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What is an account manager? Job description, responsibilities and salary details

Account Manager
Topics
What is an account manager?
What does an account manager do?
Account manager salary and benefits
The account manager career path
What makes a great account manager?
Hiring the right account manager for your business
Final thoughts

Account managers play a pivotal role in mature sales organizations by looking after existing clients, nurturing these relationships and exploring additional ways to grow revenue.

In this article, we’ll look at exactly what the account manager role involves, what it takes to be a successful account manager and how hiring managers can find the right person for the job.


What is an account manager?

The account manager is the primary point of contact between your company and its most important customers. The primary goal is to build strong relationships with those accounts, boosting retention and increasing revenue.

To achieve this objective, account managers must regularly communicate with customers to ensure they’re fully aware of their needs, then collaborate with internal teams to meet those necessities.

While it might sound like a similar role, the account management definition differs from that of account executives (AEs). An AE covers a wider range of the sales process, including acquiring new clients and closing deals. In contrast, account management is a post-sales role, focusing on existing client relationships.

The customer success manager (CSM) role is similar to the role of an account manager, meaning that both holds some responsibility for customer relationships and satisfaction.

However, the CSM role differs in that it focuses on ensuring clients achieve their desired outcomes, overseeing important tasks like onboarding and ongoing support.

Account managers are more revenue-oriented, looking for opportunities to create win-win situations for both the customer and the company.


What does an account manager do?

While the exact duties vary depending on the organization, account manager responsibilities usually include the following:

  • Managing customer relationships. As the main liaison between the company and its customers, account managers need to foster open communication, address any concerns and ensure the team meets any needs in a timely and efficient manner.

  • Driving revenue growth and retention. Account managers ensure their customers are getting the maximum value out of the product, so when it’s time to renew there’s no hesitation. By identifying mutually beneficial possibilities that align company solutions with customer needs, account managers can also find fresh cross-sell and upsell opportunities within the account.

  • Resolving client issues and concerns.When issues inevitably come up during the course of the relationship, account managers need to resolve them speedily and effectively. By collaborating with internal teams, such as product development and customer support, account managers ensure their clients receive the best possible service and present their feedback when making company decisions.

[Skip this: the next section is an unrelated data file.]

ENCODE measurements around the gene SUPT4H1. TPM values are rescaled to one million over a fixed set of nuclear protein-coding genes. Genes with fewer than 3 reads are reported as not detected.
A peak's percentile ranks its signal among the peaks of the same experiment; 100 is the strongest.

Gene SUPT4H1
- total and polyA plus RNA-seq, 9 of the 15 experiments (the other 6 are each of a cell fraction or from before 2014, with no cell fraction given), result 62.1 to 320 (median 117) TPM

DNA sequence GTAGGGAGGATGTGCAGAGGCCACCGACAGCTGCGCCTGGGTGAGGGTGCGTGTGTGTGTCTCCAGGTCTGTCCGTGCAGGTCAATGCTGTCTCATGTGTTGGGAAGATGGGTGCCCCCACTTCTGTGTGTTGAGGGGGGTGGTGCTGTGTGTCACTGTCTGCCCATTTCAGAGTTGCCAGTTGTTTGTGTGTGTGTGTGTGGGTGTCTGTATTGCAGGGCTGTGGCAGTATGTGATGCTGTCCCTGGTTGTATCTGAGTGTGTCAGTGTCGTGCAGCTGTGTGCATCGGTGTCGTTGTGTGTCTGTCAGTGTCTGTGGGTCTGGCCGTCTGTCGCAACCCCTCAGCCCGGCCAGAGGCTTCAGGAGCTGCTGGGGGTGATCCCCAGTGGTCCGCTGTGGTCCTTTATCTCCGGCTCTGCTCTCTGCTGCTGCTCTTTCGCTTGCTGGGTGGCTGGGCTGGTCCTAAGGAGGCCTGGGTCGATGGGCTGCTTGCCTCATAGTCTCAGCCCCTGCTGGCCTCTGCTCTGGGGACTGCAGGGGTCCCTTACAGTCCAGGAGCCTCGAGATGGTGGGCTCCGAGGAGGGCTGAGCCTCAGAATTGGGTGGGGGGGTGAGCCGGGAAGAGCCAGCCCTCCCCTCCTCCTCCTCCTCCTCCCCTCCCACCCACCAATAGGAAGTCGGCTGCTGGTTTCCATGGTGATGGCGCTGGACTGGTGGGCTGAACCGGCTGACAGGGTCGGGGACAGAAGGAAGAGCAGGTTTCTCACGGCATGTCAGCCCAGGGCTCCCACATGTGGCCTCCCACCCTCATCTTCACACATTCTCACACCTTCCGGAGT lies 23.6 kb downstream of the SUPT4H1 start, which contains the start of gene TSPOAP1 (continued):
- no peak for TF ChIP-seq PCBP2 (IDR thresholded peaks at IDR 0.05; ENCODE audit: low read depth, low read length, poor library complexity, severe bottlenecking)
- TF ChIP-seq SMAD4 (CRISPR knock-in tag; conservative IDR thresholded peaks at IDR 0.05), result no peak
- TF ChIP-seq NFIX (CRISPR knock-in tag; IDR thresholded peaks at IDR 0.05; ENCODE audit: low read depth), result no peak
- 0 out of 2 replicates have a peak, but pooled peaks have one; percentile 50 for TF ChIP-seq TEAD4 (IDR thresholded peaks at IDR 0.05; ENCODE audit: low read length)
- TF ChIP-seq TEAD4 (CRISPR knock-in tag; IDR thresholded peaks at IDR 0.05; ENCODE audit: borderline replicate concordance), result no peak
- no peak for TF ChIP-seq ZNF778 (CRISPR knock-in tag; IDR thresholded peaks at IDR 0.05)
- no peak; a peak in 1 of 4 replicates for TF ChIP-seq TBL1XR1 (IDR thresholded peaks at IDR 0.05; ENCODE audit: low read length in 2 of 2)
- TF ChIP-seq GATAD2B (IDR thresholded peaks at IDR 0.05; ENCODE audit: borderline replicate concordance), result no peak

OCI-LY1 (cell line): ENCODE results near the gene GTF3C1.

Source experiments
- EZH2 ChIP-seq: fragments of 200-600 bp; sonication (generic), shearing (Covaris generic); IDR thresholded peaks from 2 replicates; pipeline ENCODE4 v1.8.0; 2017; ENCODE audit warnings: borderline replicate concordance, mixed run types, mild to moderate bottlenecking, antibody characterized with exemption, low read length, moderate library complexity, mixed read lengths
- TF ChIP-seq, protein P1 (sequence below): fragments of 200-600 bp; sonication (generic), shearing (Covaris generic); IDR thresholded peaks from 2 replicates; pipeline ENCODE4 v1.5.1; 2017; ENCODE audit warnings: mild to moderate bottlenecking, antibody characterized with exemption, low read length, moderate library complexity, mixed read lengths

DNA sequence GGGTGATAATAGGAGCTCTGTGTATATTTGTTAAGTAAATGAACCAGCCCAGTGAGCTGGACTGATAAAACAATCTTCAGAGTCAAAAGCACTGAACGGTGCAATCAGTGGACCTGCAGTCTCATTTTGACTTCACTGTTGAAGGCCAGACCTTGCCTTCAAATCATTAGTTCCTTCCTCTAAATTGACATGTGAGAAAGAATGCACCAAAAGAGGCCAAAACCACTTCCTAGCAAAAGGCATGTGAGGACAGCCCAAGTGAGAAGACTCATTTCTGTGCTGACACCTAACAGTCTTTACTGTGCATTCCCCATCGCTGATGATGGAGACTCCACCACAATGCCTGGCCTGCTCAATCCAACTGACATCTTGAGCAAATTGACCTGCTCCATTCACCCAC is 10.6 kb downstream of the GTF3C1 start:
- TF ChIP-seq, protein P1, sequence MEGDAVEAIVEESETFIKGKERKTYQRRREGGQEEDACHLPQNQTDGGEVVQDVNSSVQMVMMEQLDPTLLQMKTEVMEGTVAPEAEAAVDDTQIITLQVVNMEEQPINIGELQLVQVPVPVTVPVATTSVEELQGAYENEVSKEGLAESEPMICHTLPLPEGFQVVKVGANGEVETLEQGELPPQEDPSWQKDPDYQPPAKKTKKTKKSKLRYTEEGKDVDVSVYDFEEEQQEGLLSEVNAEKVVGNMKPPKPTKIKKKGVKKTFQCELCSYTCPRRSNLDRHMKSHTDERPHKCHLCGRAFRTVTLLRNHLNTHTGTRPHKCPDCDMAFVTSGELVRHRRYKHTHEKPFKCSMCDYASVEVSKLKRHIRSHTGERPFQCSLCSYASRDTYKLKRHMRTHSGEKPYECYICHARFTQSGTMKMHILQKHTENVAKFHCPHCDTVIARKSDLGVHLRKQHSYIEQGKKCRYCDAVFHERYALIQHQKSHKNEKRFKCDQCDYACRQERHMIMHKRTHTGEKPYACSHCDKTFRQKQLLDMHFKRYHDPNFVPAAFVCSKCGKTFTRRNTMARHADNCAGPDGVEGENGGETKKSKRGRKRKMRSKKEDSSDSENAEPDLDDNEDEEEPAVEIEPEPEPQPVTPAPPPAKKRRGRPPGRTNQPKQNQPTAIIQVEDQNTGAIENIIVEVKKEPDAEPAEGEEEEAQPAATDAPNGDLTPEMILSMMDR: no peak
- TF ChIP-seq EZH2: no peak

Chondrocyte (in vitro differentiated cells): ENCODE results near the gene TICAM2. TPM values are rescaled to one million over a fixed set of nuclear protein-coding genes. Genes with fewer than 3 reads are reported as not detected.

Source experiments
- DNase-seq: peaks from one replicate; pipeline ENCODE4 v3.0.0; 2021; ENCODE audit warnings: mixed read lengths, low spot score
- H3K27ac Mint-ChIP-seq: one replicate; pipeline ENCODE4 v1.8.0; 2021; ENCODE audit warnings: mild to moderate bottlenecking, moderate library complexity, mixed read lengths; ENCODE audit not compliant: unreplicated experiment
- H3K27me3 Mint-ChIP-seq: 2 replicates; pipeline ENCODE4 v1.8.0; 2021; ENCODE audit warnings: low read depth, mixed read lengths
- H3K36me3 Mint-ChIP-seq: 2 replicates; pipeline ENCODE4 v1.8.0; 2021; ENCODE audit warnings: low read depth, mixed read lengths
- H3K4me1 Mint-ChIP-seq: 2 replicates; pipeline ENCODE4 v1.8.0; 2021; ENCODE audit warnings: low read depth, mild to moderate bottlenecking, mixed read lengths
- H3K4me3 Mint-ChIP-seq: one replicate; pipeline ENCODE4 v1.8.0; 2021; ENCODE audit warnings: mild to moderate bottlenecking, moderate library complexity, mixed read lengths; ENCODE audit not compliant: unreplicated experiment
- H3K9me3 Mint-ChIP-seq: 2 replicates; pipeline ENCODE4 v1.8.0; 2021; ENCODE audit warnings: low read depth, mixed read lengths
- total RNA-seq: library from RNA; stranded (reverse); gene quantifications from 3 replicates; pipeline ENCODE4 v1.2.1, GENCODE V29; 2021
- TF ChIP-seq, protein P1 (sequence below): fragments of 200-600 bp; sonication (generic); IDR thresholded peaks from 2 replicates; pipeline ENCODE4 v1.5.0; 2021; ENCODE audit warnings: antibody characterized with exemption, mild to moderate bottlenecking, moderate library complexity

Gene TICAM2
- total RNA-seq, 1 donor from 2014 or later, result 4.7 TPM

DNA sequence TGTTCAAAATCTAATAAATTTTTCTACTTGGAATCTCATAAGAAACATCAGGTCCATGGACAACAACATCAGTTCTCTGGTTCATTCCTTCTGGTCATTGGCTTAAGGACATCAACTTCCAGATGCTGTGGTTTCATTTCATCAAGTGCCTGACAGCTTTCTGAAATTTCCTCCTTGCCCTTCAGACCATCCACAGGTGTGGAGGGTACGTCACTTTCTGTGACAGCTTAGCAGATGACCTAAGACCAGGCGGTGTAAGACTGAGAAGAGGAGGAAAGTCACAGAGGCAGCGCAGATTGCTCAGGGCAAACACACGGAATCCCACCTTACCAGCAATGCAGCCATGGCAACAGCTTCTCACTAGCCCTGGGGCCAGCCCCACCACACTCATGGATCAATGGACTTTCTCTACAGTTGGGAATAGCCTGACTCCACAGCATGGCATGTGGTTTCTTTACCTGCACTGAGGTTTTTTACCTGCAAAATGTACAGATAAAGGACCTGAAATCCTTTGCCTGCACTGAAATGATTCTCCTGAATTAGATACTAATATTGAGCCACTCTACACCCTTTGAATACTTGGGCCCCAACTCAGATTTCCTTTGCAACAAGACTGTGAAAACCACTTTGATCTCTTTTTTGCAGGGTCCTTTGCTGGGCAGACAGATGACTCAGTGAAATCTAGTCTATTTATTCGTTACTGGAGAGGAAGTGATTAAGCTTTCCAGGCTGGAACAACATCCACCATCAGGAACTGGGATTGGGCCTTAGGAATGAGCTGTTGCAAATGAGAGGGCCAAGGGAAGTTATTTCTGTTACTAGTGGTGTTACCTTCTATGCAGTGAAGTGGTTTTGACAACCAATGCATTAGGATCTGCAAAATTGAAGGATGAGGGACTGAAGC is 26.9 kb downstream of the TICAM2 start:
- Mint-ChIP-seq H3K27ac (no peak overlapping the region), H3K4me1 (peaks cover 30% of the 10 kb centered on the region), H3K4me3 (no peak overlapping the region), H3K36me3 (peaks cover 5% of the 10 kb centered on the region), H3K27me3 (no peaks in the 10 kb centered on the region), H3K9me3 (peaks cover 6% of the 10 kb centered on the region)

• Developing account strategies. To achieve all of the above, account managers need to create tailored account plans that include goals, strategies and tactics for each client. A fundamental responsibility of account managers is remaining proactive, for the benefit of their team and their clients.

  • Monitoring account performance. Tracking relevant sales metrics and analyzing key performance indicators (KPIs) enables account managers to measure the success of their account plans and identify areas for improvement. Regular meetings with key players on both sides of the customer relationship ensure the account plans are appropriate and produce the desired results.

  • Gathering customer feedback and insights. Account managers gather additional customer feedback and provide insights into client preferences, pain points and potential opportunities. This information is then used to inform product development, marketing strategies and customer support.

This account manager job description from Pinterest shows some of the specific responsibilities employers expect.

Pinterest Account Manager Job Description


Account managers can expect their daily to-do list to include talking with customers, coordinating internal teams, reviewing account performance and coming up with fresh strategies to meet company and customer objectives.

Account manager performance is often measured through a combination of customer satisfaction and revenue-based metrics, such as:

  • Renewal rate

  • Retention rate

  • Churn rate

  • Customer lifetime value

  • Customer satisfaction

  • Net promoter score

  • Upsell rate

  • Cross-sell rate

  • Revenue growth


Account manager salary and benefits

Like most sales roles, account managers are typically compensated through a combination of base salaries and performance-based incentives, such as bonuses and commissions paid on renewals or other sales within the account.

Sales managers can calculate commissions as a percentage of the revenue generated from accounts or award a flat fee for achieving specific targets.

According to Glassdoor, the average base pay for an account manager job in the United States in 2023 is $52,611. When you add the estimated additional pay of $20,733, that brings the total average pay up to $73,344.

This is just an average, though, and account managers with the right combination of experience and skills can expect to earn a lot more.

For example, the estimated average total pay for an account manager at Brocade in 2020 was $290,217 (made up of $127,833 base salary and $162,384 in additional pay), ranging up to a maximum of $500,000.

For comparison, Glassdoor also reports that the average total salary for a sales rep is currently $85,481 (made up of a $56,802 base salary with $28,680 in bonuses and commission).

Account managers can also receive a range of benefits and perks as part of their compensation package, including:

  • Health insurance

  • Retirement plans

  • Paid time off

  • Professional development opportunities

  • Flexible working hours

  • Remote work options


The account manager career path